What compels a person to run 26.2 miles? All sorts of things, and in the new film The Spirit of the Marathon II, due in theaters nationwide on June 12, director Jon Dunham tells the inspirational stories behind seven of the more than 12,000 participants in the 2012 Rome Marathon.
On paper, the selected runners have little in common—they differ in terms of age, gender, ethnicity, and reasons for entering the race—but on the streets of the Eternal City, they share a goal: “overcoming the impossible,” as one expert says in the film’s trailer, and pushing their bodies to their absolute limits.
The follow-up to Dunham’s 2007 documentary Spirit of the Marathon, which followed five runners as they prepped for the Bank of America Chicago Marathon, the film features interviews with such famed marathoners as Frank Shorter, Stefano Baldini, and Paula Radcliffe, as well as New York Road Runners’ president and CEO, Mary Wittenberg, winner of the 1987 Marine Corps Marathon.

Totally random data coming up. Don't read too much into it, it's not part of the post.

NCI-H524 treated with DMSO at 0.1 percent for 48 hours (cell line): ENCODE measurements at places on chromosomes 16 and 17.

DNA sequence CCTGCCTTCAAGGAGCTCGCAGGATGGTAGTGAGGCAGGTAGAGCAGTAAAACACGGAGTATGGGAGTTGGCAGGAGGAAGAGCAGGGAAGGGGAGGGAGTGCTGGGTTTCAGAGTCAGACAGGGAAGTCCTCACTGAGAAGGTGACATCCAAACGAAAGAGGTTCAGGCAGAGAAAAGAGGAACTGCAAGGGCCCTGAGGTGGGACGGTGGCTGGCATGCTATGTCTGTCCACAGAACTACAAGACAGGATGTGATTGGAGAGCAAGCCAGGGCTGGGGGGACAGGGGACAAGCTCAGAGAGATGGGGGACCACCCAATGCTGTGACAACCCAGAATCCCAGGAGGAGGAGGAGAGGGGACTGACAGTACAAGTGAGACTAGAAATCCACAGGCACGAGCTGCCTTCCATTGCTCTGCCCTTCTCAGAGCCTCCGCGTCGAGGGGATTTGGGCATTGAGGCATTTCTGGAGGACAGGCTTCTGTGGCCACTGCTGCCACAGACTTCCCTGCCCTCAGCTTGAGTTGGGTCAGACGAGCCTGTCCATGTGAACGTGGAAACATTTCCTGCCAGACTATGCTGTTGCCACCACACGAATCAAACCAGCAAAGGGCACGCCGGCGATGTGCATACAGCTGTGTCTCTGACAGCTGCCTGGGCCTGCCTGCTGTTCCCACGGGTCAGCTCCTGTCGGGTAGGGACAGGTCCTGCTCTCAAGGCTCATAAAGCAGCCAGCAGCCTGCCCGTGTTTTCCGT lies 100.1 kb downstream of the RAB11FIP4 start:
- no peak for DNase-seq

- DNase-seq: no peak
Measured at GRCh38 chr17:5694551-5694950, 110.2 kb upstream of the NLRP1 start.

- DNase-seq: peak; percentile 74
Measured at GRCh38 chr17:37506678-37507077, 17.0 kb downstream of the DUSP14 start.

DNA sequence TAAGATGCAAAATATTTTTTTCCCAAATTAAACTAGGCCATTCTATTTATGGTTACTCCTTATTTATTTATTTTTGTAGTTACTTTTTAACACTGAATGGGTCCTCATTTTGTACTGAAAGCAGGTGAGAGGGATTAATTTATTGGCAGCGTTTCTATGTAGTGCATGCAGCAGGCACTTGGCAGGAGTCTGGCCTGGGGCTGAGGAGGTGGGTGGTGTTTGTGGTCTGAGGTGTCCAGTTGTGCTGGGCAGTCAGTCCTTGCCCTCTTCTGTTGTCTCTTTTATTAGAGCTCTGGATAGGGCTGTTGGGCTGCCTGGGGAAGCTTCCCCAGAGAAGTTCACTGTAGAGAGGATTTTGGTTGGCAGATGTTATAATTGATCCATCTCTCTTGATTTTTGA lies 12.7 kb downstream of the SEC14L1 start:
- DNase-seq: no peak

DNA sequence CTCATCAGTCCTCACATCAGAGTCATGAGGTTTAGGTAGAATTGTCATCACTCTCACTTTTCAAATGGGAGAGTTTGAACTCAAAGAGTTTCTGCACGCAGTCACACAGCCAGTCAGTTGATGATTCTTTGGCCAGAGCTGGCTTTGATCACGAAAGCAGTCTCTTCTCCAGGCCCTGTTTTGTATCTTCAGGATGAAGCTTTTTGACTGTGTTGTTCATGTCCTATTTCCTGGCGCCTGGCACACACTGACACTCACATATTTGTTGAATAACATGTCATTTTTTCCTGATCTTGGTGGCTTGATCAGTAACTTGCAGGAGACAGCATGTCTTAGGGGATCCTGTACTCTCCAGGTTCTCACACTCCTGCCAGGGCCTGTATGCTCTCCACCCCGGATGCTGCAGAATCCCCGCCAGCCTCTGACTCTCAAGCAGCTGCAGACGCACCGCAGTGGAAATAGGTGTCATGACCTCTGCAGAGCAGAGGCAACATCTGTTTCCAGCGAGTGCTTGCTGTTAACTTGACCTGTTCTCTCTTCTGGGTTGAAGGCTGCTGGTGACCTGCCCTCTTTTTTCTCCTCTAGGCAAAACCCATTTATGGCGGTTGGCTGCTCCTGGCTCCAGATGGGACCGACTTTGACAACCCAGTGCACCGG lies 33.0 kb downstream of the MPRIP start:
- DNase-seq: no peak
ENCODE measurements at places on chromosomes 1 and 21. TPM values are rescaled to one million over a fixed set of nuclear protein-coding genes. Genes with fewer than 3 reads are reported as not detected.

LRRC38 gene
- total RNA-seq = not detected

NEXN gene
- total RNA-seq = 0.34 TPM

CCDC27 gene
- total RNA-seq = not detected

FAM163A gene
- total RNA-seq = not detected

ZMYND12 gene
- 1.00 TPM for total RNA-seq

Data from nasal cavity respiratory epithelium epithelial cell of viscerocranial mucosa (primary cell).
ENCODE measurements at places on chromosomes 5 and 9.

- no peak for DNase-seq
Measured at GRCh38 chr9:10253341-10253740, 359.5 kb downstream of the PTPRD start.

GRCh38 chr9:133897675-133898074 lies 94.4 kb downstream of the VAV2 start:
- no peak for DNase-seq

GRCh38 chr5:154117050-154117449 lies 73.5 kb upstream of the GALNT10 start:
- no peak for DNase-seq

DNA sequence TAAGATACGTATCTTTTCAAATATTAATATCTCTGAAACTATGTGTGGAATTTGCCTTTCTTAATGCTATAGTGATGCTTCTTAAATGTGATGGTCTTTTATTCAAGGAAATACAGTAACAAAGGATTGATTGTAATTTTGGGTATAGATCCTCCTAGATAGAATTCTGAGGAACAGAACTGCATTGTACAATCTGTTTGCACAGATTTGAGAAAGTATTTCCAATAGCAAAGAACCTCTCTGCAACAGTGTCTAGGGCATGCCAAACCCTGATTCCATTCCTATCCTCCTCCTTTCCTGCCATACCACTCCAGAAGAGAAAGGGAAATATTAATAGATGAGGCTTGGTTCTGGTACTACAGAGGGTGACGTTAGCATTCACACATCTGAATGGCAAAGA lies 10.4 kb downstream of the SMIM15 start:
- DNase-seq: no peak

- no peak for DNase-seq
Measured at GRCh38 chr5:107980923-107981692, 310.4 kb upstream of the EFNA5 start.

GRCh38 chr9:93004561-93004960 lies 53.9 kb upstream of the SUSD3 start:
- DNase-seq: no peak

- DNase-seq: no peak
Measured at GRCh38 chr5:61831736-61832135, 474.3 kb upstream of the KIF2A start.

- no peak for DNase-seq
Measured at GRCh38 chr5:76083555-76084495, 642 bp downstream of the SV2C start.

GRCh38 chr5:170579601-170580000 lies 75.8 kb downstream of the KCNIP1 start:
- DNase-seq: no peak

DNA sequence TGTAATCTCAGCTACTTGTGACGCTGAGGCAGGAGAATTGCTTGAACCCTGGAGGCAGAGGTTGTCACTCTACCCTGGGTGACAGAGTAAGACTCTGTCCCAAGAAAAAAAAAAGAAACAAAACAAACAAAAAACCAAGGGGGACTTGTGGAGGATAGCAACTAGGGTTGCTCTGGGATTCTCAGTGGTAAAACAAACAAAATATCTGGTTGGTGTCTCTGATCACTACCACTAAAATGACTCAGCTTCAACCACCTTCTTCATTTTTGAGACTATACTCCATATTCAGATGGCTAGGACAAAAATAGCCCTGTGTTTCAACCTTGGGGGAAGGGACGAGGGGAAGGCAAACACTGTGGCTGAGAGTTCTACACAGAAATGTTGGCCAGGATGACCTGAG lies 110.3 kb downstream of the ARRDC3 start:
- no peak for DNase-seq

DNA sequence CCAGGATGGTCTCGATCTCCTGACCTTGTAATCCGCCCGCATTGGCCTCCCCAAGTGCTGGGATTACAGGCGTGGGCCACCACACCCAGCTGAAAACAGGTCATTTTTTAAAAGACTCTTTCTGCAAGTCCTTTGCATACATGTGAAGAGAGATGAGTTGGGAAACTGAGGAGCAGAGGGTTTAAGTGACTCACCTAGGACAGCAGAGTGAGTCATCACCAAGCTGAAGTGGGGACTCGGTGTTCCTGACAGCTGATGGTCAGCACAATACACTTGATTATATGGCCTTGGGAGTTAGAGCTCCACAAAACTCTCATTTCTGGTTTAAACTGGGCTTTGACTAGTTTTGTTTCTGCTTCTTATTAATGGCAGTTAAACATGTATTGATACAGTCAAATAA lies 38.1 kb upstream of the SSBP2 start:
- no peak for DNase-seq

The seven runners profiled in Spirit of the Marathon II include a Ukrainian Olympic hopeful, an American woman raising money to fight pancreatic cancer, and two-time Rwandan Olympian Epiphanie Nyirabarame, a woman who’s overcome gender discrimination throughout her remarkable career.
While shooting the film, Dunham traveled to six countries and two U.S. states, and he spent five months living in Rome. On the day of the race, he enlisted a team of 135 cinematographers, golf-cart drivers, helicopter pilots, and others to track the runners as they made their way through the ancient city.
“Everything in the film takes place within the context of the Rome Marathon,” Dunham said in a recent interview with Runner’s World, explaining the difference between his latest film and its predecessor. “One of the most important differences is that this film focuses on the characters’ personal life journeys that brought them to the marathon.”
“Our races are to our sport what Wimbledon and the Australian, U.S., and French Opens are to tennis, and what the Masters, U.S., and British Opens and PGA Championship are to golf. Each race has the history, the tradition, the honor roll of legendary champions, and a special place in the eyes of all to make them stand apart from the other events.” Mary Wittenberg